Law on electronic commerce (“Official Gazette of the Republic of Serbia”, No.41 / 2009)

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National Assembly of the Republic of Serbia at the Sixth session of the First regular session in 2009, on May 29 2009 adopted the Law on electronic commerce (hereinafter: the “Law“). The Law came into force on June 10 2009, which is the first time that the matter of electronic trading is regulated.

The Law regulates the conditions and manner of providing services from informational society. Service of the informational society is service which is provided at a distance for a fee through electronic equipment for data processing and their storing on personal request of service users and especially the sale of goods and services via the Internet, offering data and advertising via the Internet, electronic search engines and to enable searching of data and services transmitted by electronic network.

The service provider with headquarters in the Republic of Serbia is obliged to operate and provide services in accordance with the laws and regulations of the Republic of Serbia and must be registered in the Company Register in accordance with the provisions of the law which is governing the registration of business entities.

One of the most important novelties is the possibility of concluding contracts in electronic form. Contract in electronic form is a contract concluded between legal entities and natural persons as well as sent, received, terminated, canceled, and which is accessed and displayed electronically using electronic resources, based on the rules of contract law.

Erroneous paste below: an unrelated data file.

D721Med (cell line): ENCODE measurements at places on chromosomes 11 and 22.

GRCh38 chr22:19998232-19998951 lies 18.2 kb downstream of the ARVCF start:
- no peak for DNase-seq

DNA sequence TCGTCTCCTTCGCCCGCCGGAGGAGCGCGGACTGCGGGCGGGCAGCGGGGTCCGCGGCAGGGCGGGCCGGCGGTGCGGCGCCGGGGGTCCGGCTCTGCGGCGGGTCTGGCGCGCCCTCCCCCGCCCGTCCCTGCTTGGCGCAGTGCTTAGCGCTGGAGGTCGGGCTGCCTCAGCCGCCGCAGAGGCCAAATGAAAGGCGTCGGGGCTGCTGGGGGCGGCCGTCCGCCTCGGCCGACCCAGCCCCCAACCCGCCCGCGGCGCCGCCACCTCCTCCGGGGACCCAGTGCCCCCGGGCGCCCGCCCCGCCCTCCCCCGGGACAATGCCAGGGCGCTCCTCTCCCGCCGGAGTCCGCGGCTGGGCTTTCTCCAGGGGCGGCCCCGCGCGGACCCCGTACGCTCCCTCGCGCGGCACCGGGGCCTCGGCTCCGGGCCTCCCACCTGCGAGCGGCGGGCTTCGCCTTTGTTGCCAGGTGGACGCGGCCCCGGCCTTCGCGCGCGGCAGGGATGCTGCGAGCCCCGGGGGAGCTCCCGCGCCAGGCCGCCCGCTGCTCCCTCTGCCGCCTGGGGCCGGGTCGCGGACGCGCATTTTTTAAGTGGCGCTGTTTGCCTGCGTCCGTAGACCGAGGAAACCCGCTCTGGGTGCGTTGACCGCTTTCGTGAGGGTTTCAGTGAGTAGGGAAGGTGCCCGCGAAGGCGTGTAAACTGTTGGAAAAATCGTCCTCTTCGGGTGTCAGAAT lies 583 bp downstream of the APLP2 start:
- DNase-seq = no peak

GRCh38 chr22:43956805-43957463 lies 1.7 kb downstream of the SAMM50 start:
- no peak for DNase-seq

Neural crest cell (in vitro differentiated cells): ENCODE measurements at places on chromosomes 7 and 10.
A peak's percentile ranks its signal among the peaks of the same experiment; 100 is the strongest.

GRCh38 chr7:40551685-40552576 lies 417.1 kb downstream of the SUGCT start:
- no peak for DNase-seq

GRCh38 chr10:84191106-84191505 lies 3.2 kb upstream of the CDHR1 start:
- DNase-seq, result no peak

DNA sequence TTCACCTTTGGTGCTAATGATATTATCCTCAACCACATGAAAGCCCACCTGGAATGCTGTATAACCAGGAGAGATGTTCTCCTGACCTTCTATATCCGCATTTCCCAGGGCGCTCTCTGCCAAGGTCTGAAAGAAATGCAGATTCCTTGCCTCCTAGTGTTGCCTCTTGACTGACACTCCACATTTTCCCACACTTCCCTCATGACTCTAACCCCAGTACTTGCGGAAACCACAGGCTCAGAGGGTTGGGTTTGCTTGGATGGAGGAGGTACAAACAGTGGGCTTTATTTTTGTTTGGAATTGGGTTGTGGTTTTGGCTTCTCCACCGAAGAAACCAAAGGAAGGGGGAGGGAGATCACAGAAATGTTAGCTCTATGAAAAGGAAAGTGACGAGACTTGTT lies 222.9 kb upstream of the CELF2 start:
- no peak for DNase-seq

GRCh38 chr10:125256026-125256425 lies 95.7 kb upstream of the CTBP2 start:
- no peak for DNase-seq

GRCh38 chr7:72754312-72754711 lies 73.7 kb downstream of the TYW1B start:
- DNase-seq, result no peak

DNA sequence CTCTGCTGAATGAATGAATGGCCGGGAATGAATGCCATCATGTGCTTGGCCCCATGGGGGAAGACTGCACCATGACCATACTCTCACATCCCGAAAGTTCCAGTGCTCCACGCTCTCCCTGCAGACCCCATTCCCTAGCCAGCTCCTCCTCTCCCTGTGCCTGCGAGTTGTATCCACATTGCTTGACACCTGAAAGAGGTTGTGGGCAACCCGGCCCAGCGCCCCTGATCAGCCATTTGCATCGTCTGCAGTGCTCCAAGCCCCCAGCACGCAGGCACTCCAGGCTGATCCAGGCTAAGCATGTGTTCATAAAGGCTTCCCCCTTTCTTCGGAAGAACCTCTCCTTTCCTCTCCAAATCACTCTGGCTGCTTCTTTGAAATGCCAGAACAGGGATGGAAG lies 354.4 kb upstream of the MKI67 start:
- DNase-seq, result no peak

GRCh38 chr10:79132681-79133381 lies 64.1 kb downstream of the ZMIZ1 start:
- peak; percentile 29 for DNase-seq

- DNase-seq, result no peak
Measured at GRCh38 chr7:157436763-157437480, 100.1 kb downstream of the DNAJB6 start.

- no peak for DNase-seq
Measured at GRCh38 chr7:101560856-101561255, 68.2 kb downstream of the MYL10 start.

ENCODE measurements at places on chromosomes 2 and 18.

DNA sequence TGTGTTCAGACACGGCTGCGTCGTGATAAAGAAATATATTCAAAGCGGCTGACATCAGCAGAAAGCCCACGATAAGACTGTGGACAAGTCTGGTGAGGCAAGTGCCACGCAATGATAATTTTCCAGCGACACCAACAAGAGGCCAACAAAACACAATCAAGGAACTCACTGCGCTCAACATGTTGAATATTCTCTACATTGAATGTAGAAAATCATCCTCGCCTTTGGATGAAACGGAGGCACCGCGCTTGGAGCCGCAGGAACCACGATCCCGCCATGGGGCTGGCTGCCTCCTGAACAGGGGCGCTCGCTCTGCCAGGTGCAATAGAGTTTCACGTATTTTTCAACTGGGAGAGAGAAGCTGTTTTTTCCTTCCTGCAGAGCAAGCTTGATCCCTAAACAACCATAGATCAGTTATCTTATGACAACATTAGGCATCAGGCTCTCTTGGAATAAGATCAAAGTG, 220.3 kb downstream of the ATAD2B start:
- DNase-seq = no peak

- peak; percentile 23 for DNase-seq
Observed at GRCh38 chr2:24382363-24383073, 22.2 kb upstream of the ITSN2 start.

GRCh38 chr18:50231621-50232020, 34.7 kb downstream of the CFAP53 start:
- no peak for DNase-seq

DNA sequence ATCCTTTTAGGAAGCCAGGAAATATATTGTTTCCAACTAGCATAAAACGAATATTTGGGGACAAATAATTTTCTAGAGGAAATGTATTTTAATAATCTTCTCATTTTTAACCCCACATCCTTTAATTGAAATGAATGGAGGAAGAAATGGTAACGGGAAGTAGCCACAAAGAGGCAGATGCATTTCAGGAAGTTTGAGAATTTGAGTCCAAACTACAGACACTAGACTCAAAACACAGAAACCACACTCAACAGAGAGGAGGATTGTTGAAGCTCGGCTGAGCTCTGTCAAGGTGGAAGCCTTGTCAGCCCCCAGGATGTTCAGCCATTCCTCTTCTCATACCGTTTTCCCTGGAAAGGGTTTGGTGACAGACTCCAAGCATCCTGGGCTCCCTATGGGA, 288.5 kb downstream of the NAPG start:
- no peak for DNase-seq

Contracts that can’t be concluded in electronic form are contracts which govern the transfer of ownership on real estate or other rights, contracts in the field of inheritance law, contracts that regulate property relations between spouses, contracts on the disposal of property to persons deprived of legal capacity, contracts on gift and other contracts to which the Law expressly requires the use of handwritten signatures.

The Law introduces the notion of qualified electronic signatures, which in relation to data in electronic form has the same effect and probative force as the handwriting signature or the handwriting signature and seal, in relation to data in paper form. In order to be credible to the personal signature, qualified electronic signature must fulfill the requirements set by the Law, relating to the manner of formation of qualified electronic signatures by the certification bodies and the conditions for conducting certification and records. In Serbia, there are two registered certification bodies for certification of qualified electronic signatures – PTT “Serbia” (Postal-Telegraph-Telephone) and the Serbian Chamber of Commerce. Registration of certification bodies for issuing qualified electronic signature for signing electronic documents represents a condition for the validity and probative force of qualified electronic signatures in legal affairs and one of the basic preconditions for further development of electronic treatment, both in the public and private sector.

Supervision of the implementation of this Law is in the competence of the ministry for trade and services or ministry for telecommunication and information society.

The Law also introduces a time stamp. Time stamp is issued by a registered legal entity, which has a system for forming a time stamp. It represents official time that is associated to electronic document or group of electronic documents, that confirms the contents of electronic documents at the time, or the content of each document in that group. The issuer of the time stamp forms it on request of the parties.

The state can indeed significantly affect the wider use of information and communication technologies. This would encourage the private sector to create solutions that facilitate business, which is the main motive for the wider application of e-business.

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